Front Page Titles (by Subject) SECTION XX. On several Subjects suggested by Lord Melcombe's Diary; particularly the Practice of bartering the Cure of Souls for the Corruption of Parliament. - The Works of Vicesimus Knox, vol. 5
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SECTION XX. On several Subjects suggested by Lord Melcombe’s Diary; particularly the Practice of bartering the Cure of Souls for the Corruption of Parliament. - Vicesimus Knox, The Works of Vicesimus Knox, vol. 5 
The Works of Vicesimus Knox, D.D. with a Biographical Preface. In Seven Volumes (London: J. Mawman, 1824). Vol. 5.
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On several Subjects suggested by Lord Melcombe's Diary; particularly the Practice of bartering the Cure of Souls for the Corruption of Parliament.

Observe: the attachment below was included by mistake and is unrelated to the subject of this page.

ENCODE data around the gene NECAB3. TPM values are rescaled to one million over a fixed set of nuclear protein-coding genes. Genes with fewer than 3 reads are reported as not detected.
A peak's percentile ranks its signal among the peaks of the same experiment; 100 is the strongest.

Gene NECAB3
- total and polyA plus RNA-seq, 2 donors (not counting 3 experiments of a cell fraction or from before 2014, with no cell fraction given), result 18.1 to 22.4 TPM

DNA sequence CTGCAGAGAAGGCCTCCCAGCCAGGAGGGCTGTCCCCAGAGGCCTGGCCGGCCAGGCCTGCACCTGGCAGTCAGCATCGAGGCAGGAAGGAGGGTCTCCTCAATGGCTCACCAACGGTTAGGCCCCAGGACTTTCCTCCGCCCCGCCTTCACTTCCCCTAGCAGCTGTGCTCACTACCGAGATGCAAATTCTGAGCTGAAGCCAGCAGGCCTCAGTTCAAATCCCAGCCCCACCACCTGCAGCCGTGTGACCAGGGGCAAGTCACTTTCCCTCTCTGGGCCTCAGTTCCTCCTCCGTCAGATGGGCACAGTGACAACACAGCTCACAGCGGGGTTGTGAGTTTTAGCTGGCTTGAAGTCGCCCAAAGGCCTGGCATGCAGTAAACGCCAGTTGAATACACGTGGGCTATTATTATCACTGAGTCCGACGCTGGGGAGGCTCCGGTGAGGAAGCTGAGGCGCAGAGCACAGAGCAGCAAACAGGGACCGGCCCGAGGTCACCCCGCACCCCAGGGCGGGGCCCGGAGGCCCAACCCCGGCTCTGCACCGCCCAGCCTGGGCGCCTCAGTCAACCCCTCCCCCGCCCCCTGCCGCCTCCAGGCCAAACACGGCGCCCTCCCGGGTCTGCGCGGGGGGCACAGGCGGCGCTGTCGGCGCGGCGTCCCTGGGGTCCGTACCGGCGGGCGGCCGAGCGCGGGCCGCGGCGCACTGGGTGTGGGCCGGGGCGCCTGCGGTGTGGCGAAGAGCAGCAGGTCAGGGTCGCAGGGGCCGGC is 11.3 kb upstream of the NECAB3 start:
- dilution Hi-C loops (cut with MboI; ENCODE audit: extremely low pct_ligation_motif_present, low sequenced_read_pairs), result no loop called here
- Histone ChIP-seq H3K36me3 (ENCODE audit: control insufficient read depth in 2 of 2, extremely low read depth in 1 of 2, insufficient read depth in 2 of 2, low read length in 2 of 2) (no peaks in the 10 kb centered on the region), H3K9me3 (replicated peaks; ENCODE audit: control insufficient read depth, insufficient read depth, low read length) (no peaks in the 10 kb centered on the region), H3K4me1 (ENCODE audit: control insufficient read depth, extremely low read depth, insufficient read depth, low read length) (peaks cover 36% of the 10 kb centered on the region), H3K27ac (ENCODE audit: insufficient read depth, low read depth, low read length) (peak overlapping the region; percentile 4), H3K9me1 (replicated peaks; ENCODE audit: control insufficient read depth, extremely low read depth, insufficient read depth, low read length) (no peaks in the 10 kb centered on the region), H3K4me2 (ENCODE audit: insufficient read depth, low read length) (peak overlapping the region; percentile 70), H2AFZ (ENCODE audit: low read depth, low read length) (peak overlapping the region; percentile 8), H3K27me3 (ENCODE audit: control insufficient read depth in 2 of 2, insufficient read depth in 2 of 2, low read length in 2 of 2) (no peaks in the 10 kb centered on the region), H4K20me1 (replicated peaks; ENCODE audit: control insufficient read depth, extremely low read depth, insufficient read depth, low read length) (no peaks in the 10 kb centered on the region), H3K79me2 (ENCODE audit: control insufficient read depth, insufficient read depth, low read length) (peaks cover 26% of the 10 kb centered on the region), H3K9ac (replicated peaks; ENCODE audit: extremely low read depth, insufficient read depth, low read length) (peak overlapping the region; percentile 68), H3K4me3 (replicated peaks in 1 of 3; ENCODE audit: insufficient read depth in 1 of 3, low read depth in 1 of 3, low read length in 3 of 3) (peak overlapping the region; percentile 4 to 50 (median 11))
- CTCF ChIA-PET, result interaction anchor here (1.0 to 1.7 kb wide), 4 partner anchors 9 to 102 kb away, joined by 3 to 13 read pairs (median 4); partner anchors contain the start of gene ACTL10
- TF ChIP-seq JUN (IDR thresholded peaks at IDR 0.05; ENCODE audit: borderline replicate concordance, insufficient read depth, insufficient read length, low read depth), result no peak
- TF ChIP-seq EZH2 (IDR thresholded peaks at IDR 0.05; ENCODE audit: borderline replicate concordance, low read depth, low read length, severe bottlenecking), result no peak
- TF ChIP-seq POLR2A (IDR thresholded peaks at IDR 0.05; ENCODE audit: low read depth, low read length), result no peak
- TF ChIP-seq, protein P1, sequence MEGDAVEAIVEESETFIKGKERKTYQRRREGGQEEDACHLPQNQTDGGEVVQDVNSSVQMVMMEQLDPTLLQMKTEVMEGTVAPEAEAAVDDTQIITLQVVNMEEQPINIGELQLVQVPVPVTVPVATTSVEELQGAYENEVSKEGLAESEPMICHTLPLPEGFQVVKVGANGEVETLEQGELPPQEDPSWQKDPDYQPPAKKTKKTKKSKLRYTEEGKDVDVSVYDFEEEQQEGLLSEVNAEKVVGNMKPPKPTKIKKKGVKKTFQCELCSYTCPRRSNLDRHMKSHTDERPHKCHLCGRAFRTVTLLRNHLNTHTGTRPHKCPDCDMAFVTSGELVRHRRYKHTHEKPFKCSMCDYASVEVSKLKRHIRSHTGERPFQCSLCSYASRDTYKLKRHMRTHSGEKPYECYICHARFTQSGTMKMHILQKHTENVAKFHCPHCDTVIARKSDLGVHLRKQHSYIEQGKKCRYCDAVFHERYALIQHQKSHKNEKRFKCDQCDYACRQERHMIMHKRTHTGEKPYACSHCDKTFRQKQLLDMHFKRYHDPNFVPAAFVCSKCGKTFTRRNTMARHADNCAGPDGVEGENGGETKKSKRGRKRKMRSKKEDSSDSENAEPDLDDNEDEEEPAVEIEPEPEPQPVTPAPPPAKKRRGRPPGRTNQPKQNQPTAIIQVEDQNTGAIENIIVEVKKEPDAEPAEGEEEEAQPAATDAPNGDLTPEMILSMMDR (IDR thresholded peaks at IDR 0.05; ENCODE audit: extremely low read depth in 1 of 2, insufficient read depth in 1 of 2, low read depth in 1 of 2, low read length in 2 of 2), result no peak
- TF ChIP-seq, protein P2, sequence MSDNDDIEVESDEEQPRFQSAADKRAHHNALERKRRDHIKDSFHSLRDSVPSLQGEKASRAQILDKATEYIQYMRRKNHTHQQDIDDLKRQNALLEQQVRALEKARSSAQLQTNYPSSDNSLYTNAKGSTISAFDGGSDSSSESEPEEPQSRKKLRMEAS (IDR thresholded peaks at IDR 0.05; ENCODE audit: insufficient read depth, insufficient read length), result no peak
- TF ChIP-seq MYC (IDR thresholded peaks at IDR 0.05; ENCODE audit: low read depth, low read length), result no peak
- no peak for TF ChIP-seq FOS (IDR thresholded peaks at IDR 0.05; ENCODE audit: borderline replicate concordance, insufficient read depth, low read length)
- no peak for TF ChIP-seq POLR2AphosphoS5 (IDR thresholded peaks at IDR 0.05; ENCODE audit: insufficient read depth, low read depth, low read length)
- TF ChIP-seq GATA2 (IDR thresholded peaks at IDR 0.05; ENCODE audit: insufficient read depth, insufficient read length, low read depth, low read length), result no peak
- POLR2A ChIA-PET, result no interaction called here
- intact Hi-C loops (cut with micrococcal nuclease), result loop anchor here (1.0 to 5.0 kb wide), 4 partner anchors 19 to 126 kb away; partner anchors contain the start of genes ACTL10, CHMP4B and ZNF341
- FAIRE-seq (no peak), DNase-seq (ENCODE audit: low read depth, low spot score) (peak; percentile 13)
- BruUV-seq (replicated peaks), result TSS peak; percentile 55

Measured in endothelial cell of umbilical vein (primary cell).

It is very desirable that country gentlemen, who are often inclined to show a blind attachment to ministers, as if loyalty were due to the servants of a court as well as to the master, would peruse, with attention, the Diary of Lord Melcombe. There they are admitted behind the curtain, and even under the stage, to see the machinery. There they behold filthy workmen, dirty wheels within wheels, every thing offensive to the eye, and all busy for hire to produce a specious outside show on the stage, for the amusement of the spectators, while the showmen pocket the pence. It would have been worth the while of courtiers to have paid the price of a campaign in Flanders, and the subsidy of a German prince, to have suppressed the publication of Lord Melcombe's Diary. The secrets of the ministerial conclave are there laid open; and the effect is no less disgustful than that which strikes the senses on the opening of a common sewer. Nothing but the most selfish covetousness, the weakest vanity, the meanest, dirtiest, most villanous of the passions! No regard for the happiness of the nation, much less for the happiness of mankind; one general struggle, by artifice and intrigue, not by honourable and useful exertions, for power, profit, and titles! It might be supposed, that the parties concerned were banditti, contending in a cave about the division of plunder. How are the words Lord and Duke disgraced and prostituted, when prefixed to miscreants warmly engaged in such transactions! Such men are truly levellers, the enemies of the peerage, the involuntary promoters of equality! In a greedy rapaciousness for themselves, they forget not only the good of their country and mankind, but the interest of their own privileged order.